Next steps

The new ‘pro-competition’ regime for digital firms in the UK is unlikely to come into force before 2023/2024 at the earliest, as the Government indicated in the Queen’s Speech in May 2022 that only a draft bill would be published in the 2022/2023 Parliamentary session.[5] The legislation will be subject to debate in both houses of Parliament, and multiple amendments are expected.  New rules regarding platforms and publishers are therefore not yet imminent.

However, the CMA/Ofcom advice will likely further stimulate the debate as to both the validity of publishers’ concerns and the most effective way to address them.  The pace of the legislative timetable provides both sides with opportunity to influence the scope and requirements of any reforms ultimately enacted, and continued wrangling over what, if any, changes are needed is to be expected.

Tech firms are likely to maintain that the existing value exchange is fair, with content providers benefitting from substantial click traffic through their content being listed on a platform.  Global news media organisations, however, will look to wield their influence over policymakers to push for changes to the status quo.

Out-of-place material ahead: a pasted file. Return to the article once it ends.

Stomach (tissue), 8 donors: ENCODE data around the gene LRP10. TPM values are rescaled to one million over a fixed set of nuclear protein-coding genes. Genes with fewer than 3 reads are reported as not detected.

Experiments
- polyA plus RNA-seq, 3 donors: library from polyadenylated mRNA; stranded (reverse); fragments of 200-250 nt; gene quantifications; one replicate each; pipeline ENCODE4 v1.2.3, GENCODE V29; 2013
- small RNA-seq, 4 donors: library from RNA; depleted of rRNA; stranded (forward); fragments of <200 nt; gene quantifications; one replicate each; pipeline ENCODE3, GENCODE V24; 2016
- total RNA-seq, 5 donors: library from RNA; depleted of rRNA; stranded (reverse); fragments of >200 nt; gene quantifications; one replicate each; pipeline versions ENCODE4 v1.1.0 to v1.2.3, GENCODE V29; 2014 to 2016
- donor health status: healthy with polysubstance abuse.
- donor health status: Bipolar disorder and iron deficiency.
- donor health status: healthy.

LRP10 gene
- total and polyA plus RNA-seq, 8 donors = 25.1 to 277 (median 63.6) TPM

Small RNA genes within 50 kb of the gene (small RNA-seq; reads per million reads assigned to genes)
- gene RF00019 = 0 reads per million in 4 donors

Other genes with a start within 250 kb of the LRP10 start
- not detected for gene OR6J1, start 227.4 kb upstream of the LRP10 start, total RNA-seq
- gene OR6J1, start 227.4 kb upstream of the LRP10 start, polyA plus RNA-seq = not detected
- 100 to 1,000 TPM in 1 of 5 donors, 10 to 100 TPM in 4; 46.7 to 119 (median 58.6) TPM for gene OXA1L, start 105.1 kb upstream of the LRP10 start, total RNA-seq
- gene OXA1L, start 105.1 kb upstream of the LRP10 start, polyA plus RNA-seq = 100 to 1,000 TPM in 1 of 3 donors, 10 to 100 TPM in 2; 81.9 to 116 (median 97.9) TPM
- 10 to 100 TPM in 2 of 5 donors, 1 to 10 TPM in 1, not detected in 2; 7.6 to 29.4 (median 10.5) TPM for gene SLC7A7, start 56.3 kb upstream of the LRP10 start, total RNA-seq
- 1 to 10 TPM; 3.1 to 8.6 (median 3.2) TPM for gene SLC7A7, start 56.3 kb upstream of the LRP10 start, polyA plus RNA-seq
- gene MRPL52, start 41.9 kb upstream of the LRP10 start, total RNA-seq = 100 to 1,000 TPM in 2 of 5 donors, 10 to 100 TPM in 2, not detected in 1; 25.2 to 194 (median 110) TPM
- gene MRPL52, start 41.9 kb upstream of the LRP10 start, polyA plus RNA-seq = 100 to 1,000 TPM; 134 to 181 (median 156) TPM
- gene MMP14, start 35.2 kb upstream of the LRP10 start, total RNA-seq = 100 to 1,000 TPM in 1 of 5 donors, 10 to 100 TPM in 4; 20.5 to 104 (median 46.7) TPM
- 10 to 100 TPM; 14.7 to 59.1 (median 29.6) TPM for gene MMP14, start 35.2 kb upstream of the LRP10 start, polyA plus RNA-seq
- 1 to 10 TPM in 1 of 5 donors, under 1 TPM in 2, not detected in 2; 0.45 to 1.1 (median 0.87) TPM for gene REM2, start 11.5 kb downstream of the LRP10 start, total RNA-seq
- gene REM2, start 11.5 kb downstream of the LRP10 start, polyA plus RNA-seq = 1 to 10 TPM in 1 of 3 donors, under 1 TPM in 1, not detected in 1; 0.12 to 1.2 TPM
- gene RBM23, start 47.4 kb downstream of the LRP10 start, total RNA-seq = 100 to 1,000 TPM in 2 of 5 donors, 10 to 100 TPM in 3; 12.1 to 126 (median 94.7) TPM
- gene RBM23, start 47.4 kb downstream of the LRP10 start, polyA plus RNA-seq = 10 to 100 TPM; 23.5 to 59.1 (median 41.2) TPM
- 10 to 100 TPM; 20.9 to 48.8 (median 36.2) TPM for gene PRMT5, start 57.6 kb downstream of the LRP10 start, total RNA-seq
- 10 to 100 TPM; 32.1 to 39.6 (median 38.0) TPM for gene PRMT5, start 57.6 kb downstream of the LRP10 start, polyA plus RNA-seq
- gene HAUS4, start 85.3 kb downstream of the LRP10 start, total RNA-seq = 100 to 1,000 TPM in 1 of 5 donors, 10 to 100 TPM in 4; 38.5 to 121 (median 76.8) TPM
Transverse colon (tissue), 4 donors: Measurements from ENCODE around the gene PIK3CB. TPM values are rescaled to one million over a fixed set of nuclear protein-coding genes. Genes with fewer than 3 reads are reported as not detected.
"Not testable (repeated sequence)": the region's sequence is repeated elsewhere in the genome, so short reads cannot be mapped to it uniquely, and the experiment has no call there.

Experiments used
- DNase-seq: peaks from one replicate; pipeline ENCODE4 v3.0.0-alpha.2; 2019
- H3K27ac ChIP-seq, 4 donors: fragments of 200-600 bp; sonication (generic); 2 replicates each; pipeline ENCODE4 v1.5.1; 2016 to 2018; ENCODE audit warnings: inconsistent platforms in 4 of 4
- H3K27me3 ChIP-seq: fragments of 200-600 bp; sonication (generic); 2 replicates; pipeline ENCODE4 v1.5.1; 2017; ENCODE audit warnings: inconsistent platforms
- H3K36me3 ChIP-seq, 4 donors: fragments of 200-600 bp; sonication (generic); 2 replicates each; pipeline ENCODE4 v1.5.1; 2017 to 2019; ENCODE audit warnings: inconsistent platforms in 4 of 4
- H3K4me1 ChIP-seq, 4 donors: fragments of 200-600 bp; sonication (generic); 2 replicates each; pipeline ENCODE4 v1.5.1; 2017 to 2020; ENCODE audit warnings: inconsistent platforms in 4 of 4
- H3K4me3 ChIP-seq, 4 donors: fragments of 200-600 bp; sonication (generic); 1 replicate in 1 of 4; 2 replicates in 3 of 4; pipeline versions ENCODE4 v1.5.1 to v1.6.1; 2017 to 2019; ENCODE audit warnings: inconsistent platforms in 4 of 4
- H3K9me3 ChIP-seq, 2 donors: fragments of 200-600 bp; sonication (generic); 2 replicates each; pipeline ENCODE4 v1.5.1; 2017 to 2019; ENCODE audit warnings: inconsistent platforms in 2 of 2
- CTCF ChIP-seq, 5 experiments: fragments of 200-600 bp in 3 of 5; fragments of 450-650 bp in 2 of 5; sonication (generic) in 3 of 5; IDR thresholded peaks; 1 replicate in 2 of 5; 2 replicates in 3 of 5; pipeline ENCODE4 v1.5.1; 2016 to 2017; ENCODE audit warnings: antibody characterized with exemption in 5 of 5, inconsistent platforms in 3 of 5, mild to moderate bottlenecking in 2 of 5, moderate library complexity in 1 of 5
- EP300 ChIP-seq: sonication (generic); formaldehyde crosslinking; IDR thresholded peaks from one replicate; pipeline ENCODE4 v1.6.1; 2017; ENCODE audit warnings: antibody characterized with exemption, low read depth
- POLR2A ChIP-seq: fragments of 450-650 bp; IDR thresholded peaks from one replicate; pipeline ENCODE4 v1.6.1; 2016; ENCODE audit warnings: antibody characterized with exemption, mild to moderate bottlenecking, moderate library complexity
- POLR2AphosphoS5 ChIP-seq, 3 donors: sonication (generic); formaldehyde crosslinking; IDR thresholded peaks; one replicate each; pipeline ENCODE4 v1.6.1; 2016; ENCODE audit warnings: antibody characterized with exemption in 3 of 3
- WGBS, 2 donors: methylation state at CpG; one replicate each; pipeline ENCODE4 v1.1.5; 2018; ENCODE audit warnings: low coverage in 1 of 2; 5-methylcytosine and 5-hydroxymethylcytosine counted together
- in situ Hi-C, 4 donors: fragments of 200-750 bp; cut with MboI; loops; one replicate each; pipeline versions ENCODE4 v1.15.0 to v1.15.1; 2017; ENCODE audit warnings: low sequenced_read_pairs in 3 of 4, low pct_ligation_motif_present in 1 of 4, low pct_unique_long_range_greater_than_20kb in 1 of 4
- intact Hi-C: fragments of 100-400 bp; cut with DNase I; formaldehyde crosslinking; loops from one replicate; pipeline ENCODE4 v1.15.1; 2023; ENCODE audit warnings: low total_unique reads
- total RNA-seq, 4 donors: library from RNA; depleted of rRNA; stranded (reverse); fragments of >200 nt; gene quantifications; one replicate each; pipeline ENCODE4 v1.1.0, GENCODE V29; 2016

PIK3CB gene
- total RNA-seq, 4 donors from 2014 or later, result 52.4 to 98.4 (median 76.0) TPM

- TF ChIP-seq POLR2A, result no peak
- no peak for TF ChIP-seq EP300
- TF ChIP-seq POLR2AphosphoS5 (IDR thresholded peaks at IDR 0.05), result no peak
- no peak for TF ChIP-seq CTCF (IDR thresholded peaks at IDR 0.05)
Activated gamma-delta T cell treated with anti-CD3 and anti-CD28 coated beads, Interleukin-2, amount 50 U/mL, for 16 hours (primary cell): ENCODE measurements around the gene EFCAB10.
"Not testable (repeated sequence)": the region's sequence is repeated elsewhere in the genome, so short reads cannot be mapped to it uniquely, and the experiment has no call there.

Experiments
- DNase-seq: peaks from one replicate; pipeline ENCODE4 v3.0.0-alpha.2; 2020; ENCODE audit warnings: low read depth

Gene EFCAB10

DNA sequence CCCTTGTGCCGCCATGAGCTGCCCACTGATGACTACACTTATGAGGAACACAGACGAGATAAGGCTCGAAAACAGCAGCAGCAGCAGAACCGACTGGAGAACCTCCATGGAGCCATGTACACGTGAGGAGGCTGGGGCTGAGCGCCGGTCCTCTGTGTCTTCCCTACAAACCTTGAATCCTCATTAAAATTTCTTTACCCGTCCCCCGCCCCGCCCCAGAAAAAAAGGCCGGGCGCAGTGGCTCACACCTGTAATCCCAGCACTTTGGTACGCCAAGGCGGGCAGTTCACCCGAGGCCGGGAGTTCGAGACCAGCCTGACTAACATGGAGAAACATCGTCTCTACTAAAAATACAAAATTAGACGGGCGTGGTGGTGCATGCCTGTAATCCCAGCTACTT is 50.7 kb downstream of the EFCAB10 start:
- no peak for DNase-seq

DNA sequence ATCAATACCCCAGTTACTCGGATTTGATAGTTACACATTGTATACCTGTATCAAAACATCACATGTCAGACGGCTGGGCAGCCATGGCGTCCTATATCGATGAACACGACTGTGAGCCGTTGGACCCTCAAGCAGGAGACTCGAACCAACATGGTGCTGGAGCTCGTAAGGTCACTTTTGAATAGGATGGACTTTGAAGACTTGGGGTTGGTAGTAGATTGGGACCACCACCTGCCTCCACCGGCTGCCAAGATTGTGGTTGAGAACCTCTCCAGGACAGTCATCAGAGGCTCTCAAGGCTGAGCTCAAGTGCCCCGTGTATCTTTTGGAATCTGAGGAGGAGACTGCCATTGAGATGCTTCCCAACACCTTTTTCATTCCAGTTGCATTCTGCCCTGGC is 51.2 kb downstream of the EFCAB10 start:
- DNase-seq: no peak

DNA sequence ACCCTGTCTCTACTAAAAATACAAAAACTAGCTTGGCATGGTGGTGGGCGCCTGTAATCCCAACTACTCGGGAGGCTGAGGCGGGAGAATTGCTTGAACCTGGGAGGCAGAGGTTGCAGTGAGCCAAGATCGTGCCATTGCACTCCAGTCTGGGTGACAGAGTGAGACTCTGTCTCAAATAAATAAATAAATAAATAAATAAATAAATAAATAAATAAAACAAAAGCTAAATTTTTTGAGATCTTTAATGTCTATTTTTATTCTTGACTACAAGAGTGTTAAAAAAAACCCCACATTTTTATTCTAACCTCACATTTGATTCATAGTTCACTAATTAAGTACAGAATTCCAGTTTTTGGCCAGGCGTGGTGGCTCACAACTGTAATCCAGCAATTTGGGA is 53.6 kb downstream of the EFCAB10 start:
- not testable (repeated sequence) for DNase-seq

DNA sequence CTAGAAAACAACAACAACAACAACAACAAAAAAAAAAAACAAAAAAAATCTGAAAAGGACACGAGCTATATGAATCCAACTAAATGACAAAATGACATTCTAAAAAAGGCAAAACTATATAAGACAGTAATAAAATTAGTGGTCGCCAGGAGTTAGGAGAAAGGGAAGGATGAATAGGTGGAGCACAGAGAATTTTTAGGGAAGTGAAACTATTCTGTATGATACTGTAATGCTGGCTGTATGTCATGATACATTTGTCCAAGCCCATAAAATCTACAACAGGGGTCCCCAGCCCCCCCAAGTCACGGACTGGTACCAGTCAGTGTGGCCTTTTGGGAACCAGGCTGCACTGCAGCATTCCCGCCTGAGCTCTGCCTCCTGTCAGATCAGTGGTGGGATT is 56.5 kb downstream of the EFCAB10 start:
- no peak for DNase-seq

[1] The government’s response to the consultation on the proposed new regime were published on the same day as the CMA/Ofcom advice. See further UK Government Confirms Plans for Digital Markets Regulatory Regime | Cleary Antitrust Watch, May 6, 2022.

[2] See Cairncross Review: A Sustainable Future for Journalism, February 12, 2019.

[3] See ACCC, News media bargaining code, March 19, 2021.

[4] See further The Paris Court of Appeals Confirms the French Competition Authority Decision Imposing Interim Measures on Google to Protect Copyright Related Rights of Online News Publishers| Cleary Antitrust Watch, October 8, 2020.

[5] See Cleary Gottlieb, UK Government Confirms Plans for Digital Markets Regulatory Regime (May 10, 2022), and Queen’s Speech 2022, background briefing notes, May 10, 2022.